What not to do when designing your app

The other night I was using the Netflix app on my iPhone 4 and thought: this is one of the worst designed apps I've seen

The other night, I was using the Netflix app on my iPhone 4 and had a shocking revelation: this is one of the worst designed, "professional" apps I've ever seen. Yes, I can stream video over 3G. I can search for movies and manage my queue. In most areas of functionality, Netflix for iPhone delivers. It is relatively new and I'm sure a work in progress but as of the current version, it is a prime example of what not to do in terms of iOS app design. Here are some reasons why.

1) Reinventing the Wheel

The iOS SDK contains an expansive library of UI elements. I imagine that in some rare cases, it might be required to write your own UI object from scratch, but the vast majority of times that button, dialog, slider, or table can be created simply by using stock objects and customizing their appearance, and/or sub-classing them for augmented functionality.

In our example of the Netflix app, the "Home" tab is populated by a table of Top Picks and titles similar to ones you've recently watched. You can tap on a movie to take you to a detailed description. It's a design paradigm that is used in literally thousands of iOS apps.

The obvious design choice here (and the one recommended by Apple docs) would have been to use the highly-customizable UITableView within a UINavigationController. However, for reasons beyond me, Netflix appears to have created their own table and navigation entirely. The latter is clear from the clunky animation that occurs when opening the detail view; the former by the off-behavior of section headers (they continue to scroll up with the rest of the table, rather than hanging at the top of the screen until the next header comes up). The point is really driven home when you observe the pixelated navigation graphics on a Retina-display (such as the "back" buttons or the detail disclosure indicators on table cells) which would have otherwise been Retina-display ready. The confusing thing is that these UI examples were all modeled to look and act just like the stock ones but instead feel clunky and amateur.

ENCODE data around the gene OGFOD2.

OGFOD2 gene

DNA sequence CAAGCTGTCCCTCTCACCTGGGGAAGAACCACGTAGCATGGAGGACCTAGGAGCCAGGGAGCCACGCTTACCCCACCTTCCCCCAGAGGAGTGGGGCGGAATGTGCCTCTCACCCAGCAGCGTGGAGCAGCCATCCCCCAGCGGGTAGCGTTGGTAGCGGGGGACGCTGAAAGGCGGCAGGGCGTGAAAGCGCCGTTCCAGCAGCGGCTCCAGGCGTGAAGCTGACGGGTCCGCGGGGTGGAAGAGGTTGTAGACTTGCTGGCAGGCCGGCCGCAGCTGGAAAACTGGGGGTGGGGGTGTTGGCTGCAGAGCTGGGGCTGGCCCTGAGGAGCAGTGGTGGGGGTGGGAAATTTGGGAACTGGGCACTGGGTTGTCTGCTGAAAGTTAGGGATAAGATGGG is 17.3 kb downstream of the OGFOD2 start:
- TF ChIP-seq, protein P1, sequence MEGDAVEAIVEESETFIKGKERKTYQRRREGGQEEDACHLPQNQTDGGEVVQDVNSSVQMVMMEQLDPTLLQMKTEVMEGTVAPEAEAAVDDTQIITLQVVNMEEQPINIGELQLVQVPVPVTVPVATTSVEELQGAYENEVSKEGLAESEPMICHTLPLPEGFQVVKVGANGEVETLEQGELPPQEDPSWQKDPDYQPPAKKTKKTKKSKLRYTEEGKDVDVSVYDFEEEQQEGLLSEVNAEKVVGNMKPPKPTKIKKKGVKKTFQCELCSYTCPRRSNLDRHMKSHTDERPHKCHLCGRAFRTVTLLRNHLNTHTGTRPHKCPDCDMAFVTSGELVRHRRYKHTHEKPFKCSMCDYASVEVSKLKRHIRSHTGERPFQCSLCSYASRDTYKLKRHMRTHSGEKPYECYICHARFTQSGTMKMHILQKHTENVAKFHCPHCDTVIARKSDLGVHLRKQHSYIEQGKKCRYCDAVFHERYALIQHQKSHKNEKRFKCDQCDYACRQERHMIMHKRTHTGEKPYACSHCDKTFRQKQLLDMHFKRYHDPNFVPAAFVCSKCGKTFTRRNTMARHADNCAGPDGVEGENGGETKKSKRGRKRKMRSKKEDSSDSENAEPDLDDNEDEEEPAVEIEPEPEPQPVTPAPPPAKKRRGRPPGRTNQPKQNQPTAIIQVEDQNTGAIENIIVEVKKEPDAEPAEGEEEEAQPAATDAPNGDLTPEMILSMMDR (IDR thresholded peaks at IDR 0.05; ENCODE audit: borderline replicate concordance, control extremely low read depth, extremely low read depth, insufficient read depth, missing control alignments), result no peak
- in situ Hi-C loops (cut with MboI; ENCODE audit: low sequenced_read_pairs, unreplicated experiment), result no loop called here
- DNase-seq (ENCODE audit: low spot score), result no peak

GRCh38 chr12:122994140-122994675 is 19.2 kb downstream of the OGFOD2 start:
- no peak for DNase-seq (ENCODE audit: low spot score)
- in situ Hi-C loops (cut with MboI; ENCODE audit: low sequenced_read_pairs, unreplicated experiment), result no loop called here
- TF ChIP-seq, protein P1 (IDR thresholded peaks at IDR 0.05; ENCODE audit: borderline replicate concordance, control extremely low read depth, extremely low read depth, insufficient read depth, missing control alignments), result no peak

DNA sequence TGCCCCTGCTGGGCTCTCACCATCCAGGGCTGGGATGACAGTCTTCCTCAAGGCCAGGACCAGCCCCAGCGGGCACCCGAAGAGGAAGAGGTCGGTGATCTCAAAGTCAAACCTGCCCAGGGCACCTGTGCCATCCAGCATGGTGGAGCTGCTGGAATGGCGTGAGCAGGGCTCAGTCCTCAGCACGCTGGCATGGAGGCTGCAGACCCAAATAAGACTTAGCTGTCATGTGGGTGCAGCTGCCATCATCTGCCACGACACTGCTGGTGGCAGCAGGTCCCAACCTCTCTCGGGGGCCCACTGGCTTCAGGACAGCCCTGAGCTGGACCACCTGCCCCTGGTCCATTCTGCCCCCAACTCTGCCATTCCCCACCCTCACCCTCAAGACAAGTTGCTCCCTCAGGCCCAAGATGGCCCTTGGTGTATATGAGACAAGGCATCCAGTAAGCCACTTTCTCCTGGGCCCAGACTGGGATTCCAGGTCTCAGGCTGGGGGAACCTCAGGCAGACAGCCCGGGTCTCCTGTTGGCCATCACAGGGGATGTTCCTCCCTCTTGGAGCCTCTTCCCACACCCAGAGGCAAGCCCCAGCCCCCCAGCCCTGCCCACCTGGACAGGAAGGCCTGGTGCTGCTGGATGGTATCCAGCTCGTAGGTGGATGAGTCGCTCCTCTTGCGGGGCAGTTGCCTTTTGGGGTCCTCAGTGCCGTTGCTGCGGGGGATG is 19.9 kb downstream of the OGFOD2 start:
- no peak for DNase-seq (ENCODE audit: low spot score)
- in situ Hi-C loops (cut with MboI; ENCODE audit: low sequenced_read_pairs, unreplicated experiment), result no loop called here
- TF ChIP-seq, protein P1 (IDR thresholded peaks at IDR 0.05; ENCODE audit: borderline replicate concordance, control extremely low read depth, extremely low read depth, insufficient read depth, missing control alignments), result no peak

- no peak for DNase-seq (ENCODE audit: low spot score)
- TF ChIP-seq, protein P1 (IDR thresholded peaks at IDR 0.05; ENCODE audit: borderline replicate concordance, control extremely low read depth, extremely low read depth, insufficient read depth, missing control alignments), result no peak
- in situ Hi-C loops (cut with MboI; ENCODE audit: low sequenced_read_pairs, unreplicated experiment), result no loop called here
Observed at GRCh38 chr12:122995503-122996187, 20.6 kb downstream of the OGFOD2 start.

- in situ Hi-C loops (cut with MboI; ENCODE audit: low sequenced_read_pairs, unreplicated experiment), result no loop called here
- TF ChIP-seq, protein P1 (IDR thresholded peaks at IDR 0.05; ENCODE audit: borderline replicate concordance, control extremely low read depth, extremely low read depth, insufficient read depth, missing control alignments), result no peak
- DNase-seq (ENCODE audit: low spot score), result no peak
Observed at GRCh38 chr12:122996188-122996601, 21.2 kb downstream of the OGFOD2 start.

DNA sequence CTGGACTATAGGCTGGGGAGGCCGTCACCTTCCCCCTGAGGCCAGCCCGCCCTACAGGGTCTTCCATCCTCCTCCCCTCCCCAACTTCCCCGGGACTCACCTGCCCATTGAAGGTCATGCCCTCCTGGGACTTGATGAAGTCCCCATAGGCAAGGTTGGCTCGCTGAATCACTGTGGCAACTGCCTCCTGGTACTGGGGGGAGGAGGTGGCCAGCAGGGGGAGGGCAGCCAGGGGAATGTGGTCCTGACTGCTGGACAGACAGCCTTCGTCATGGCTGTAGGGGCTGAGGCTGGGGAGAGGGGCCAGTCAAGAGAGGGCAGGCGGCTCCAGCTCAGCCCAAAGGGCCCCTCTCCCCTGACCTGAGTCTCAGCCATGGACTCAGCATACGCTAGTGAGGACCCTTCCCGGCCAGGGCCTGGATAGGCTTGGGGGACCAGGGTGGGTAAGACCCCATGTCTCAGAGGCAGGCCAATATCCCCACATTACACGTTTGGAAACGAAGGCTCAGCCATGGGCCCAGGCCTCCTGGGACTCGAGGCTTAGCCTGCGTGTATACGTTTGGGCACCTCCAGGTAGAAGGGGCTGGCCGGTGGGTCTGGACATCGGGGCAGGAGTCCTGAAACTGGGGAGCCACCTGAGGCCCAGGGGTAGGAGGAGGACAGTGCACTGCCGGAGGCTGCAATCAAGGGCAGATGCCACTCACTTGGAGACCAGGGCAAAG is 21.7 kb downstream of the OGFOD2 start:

2) Using Low-Res Graphics

With the iPhone 4 and the new iPod Touch rocking beautiful Retina-displays, it's more important than ever to use high-resolution graphics in your apps. In some cases, it might require a total re-creation of a graphic, but if your designer was careful at all, it would simply be a matter of exporting a double-resolution file.

With the Netflix app, the majority of UI graphics and movie thumbnails are very pixelated. In a lot of these cases, this could have been avoided simply by using stock UI-elements (which their customized ones were mimicking anyway). The movie thumbnails are simply a matter of grabbing higher-resolution graphics from their server- I know they exist, they are used on the desktop site. Also, while the logo on the loading screen is crystal clear, the smaller logo on the top navigation bar is blocky- why wouldn't you just use the same graphic for both? The lack of attention to detail is astounding.

3) Over/Under Animating

Over animating can be a resource-hog and can slow down your user's ability to navigate your app. However, some animations are necessary to deliver subtle visual cues to the user.

In the Netflix app, some buttons animate when you press them, some don't. It's odd and confusing, especially considering the default behavior of buttons is to darken when being pressed. The same is true for table cells- sometimes they appear "selected," sometimes they don't. On a small screen, these small visual nods are necessary to confirm the user's selection was accurate.

4) Not Expecting Multi-Tasking

We knew multi-tasking was coming. Now it's been here a while. Your app should know what to do. In most cases, you don't actually have to change anything, but it's still important to test your app's behavior.

Actually in this case, it appears Netflix took steps to accommodate multi-tasking. However, they once again took an odd and annoying design choice. Every time you drop out or return to the app, you see a (full screen) loading splash. Why did they deem this necessary? The OS is already caching the app's state, and the speed at which it loads would lead me to believe it is not actually doing anything other than reminding you what app you're using. It's another small piece of the puzzle that makes the Netflix app a perfectly functioning example of bad design.

In Conclusion

Don't get me wrong- I love Netflix. I use it almost every day. But as a large company at the forefront of technology the poor design of their mobile app is pretty shocking. I might have guessed that the UI inconsistencies could be attributed to possibly having used a third-party development tool in order to release their app across several mobile platforms at once. However with the Windows Phone 7 having been just released this month and the Android app still notably MIA, I'm not exactly sure what happened. All I know is that app designers: you're better than this.

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Mike Keller

PC World (US online)
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